Enclosed shopping centers, long the cathedrals of American consumerism, are closing their doors by the hundreds as the recession continues to clobber retail sales. Is America’s love affair with the mall over?
Are malls dying?
The vital signs are not good. Even before the recession hit, consumers had developed mall fatigue, and the classic enclosed shopping mall was in decline. More than 400 of the 2,000 largest malls in the U.S. have closed in the past two years. The last new major mall in the U.S. opened in 2006, and only one big mall is scheduled to open this year—the troubled Xanadu mega-mall in Rutherford, N.J. (See below.) With some 150,000 retail stores projected to fail in the U.S. this year, more mall closings are imminent. Mall mainstays such as Mervyn’s department stores, Linens ’n Things, and KB Toys have already disappeared into bankruptcy, and mall vacancy rates topped 7 percent last year, the highest level since 2001. “It’s an absolute disaster,” says Howard Davidowitz, an investment banker specializing in retailers. “What a mall represents is discretionary spending, and discretionary spending is in a depression.” [emphasis added]
Is it really that bleak?
The data suggests that it is. For decades, American consumers could always be counted on to spend more than they did the year before—the only question was, by how much. But in the past 12 months, retail sales in the U.S. have dropped an unprecedented 9.8 percent. The economic collapse has landed especially heavily on the old-line department stores, such as Sears and JCPenney, that anchor many malls. As their sales and profits have tanked, they’ve been pulling out of malls, to the distress of the smaller merchants that depend on the larger stores to feed them traffic. The Turfland Mall in Lexington, Ky., recently lost Dillard’s as an anchor tenant, setting off a cascade of closings. “We have no choice but to leave now that Dillard’s is leaving,” says Bill Parker, who just closed his shoe store.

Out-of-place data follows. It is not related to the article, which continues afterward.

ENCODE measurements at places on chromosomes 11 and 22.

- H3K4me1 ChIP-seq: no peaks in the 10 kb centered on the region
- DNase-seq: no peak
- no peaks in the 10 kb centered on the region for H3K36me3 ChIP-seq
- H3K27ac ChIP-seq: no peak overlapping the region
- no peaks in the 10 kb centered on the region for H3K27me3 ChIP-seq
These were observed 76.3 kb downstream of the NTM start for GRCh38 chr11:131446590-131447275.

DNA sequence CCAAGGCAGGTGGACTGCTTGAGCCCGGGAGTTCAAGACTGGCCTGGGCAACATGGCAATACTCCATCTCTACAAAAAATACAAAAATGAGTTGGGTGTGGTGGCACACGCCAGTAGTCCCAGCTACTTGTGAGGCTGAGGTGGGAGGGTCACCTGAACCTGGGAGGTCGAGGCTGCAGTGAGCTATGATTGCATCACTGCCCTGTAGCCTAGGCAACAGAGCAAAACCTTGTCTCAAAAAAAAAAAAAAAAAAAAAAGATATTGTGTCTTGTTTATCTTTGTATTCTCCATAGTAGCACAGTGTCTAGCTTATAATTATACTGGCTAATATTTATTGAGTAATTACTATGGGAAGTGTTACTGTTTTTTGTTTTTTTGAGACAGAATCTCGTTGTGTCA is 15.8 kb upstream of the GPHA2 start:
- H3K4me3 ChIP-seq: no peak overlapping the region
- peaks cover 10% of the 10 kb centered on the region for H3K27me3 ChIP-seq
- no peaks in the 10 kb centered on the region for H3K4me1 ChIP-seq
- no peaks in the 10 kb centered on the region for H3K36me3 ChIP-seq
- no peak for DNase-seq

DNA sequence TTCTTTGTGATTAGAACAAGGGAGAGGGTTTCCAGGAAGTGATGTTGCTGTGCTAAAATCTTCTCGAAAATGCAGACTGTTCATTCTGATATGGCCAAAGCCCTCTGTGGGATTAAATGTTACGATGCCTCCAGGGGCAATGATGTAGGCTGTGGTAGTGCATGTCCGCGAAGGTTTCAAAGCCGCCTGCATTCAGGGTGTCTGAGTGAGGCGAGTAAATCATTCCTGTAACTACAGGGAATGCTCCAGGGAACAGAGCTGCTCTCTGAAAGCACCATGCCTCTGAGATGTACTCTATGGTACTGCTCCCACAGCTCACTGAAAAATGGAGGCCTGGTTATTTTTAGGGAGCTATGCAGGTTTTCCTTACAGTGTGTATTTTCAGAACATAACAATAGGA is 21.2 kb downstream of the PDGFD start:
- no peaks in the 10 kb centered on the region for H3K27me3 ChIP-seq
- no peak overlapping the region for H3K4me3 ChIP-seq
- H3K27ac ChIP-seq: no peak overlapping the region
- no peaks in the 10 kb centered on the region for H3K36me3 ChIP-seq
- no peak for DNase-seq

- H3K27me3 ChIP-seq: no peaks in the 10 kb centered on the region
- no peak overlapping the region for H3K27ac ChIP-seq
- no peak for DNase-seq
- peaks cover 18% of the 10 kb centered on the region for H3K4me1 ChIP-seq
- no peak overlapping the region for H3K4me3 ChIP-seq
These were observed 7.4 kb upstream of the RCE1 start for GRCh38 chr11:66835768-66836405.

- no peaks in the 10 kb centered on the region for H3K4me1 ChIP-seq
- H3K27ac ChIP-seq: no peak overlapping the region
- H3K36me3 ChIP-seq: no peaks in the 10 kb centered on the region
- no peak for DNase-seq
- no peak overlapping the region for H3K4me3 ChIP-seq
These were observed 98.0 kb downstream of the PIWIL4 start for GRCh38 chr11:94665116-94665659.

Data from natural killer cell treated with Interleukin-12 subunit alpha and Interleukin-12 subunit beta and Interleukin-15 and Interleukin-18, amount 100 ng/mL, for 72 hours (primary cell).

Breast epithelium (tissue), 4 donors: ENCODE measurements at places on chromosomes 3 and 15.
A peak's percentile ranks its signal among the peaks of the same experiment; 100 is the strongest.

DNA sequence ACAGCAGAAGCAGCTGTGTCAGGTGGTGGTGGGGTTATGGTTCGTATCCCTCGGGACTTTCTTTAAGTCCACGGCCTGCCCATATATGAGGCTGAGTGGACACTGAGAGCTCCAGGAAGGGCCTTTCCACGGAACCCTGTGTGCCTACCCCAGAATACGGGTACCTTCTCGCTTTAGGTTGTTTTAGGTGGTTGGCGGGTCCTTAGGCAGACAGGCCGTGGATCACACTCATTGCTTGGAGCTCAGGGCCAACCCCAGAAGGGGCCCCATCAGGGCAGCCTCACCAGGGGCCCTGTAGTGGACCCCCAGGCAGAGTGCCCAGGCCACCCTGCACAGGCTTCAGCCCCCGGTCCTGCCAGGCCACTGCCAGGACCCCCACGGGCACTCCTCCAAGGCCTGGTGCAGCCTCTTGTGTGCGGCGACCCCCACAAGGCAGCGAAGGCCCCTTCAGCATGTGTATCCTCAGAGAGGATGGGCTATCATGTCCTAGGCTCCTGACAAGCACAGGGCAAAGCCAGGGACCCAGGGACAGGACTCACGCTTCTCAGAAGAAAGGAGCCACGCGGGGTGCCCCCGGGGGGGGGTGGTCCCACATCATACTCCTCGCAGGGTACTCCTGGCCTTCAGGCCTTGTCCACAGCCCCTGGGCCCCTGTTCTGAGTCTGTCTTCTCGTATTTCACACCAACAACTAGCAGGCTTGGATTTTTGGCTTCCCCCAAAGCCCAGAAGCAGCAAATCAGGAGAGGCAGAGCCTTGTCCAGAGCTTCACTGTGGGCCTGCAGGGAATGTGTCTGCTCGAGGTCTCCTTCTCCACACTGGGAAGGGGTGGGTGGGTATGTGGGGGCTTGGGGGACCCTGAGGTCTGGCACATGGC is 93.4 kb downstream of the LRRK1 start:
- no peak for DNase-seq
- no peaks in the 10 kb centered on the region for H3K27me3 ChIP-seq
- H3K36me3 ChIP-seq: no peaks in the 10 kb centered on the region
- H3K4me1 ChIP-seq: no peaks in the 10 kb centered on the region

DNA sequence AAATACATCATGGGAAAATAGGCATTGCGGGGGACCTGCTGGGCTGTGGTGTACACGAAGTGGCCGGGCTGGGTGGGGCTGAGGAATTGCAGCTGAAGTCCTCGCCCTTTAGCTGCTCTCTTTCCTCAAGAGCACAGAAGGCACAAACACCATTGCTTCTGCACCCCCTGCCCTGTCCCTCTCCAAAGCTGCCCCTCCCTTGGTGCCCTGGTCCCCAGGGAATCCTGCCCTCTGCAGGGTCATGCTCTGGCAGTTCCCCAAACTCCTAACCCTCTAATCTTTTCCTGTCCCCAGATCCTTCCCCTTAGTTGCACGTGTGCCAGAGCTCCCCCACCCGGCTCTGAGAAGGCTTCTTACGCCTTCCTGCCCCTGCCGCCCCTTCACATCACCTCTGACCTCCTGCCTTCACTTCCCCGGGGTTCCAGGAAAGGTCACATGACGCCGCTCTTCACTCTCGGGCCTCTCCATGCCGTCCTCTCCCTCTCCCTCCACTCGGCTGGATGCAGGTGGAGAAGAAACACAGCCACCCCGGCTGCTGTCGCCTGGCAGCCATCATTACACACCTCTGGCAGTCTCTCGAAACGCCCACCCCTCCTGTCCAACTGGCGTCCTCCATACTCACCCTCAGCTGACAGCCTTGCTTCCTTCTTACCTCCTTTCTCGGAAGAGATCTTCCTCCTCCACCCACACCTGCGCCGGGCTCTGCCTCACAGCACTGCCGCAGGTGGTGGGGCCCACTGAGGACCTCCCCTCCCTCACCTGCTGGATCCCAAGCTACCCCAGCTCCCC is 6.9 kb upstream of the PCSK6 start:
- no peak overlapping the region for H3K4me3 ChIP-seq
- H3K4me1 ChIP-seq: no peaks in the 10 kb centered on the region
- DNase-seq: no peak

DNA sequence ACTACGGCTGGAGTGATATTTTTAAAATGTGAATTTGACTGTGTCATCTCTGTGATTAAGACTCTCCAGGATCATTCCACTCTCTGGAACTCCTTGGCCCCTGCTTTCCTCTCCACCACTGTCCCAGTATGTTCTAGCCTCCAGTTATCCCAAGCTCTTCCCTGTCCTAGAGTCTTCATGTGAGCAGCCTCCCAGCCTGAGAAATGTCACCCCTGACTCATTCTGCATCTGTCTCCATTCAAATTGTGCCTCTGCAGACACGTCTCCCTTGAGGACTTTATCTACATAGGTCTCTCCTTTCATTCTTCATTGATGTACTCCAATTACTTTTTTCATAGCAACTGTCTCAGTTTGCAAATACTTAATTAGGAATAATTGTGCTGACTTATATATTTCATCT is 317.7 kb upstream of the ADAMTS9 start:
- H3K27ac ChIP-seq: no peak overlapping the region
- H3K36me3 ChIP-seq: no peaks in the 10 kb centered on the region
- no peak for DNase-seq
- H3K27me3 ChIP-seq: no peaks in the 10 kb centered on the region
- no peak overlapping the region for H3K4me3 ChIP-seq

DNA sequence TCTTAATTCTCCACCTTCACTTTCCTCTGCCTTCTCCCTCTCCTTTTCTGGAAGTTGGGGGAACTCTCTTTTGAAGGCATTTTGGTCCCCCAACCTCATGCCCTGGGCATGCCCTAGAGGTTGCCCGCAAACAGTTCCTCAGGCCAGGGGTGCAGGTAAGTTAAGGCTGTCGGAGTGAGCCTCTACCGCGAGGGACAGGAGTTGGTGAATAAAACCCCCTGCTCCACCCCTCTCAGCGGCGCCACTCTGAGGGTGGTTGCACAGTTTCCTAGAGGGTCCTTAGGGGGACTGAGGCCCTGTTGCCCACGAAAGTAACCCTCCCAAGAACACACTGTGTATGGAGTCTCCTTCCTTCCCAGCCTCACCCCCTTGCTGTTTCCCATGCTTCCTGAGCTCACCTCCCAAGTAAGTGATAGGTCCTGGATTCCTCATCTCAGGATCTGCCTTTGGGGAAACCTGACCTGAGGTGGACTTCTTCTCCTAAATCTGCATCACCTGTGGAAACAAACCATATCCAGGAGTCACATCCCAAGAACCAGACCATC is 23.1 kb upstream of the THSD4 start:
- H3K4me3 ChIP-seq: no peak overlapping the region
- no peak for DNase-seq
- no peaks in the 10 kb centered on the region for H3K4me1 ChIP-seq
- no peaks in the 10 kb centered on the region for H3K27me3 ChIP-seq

What happens when a mall dies?
It can devastate the surrounding community. The mall’s site can rapidly turn into a wasteland of overgrown weeds, cracked concrete, and stray animals, with looters picking sites clean of copper tubing, light fixtures, and anything else that can be sold for scrap. When the Riverside Center in Utica, N.Y., closed around Christmas 2007, its owner didn’t even bother to take down the holiday display. The following July, says Peter Blackbird of Deadmalls.com, the roof sprang a leak that drenched the display’s cotton “snow,” which quickly “turned into mold stew.” The fallout goes beyond aesthetics, of course. When a mall closes, unemployment rolls in the region swell, and the loss of property, sales, and business taxes can leave municipalities with serious shortfalls. The city of North Randall, Ohio, is nearly bankrupt following the closing late last year of the Randall Park Mall, once the largest mall in the Cleveland area. “It could simply cease to exist as a city,” says Cuyahoga County Commissioner Peter Jones. ...
Read the article here. The vicious circle of deleveraging continues. Deleveraging is obviously necessary, as our collective spending was unsustainable. The economic pain, however, will be intense, and unavoidable.